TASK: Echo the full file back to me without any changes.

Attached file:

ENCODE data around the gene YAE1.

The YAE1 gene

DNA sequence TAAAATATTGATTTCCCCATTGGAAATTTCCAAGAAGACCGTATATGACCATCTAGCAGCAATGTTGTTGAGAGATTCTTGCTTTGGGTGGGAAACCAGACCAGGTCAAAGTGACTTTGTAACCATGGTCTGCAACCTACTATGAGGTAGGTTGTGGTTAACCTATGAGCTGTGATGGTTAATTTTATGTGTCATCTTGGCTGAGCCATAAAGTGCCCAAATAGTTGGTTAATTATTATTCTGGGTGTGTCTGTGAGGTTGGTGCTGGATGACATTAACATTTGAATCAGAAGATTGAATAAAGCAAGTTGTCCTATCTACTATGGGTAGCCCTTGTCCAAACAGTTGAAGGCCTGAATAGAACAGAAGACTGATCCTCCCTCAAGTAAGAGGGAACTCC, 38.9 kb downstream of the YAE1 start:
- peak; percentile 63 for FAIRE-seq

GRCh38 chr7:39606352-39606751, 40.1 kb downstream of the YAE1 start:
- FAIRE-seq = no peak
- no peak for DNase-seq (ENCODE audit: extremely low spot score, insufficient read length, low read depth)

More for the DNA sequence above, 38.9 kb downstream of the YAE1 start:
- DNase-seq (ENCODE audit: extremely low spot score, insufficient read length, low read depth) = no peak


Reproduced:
ENCODE data around the gene YAE1.

The YAE1 gene

DNA sequence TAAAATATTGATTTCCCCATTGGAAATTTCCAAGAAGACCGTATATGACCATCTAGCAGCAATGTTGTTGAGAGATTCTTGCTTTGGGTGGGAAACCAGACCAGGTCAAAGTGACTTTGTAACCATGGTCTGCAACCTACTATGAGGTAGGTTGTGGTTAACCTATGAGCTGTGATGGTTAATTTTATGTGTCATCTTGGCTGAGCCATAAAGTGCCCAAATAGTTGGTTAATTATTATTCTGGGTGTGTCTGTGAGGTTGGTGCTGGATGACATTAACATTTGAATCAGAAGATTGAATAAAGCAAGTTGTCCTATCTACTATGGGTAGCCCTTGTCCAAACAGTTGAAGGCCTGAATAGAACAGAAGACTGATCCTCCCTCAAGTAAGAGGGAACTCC, 38.9 kb downstream of the YAE1 start:
- peak; percentile 63 for FAIRE-seq

GRCh38 chr7:39606352-39606751, 40.1 kb downstream of the YAE1 start:
- FAIRE-seq = no peak
- no peak for DNase-seq (ENCODE audit: extremely low spot score, insufficient read length, low read depth)

More for the DNA sequence above, 38.9 kb downstream of the YAE1 start:
- DNase-seq (ENCODE audit: extremely low spot score, insufficient read length, low read depth) = no peak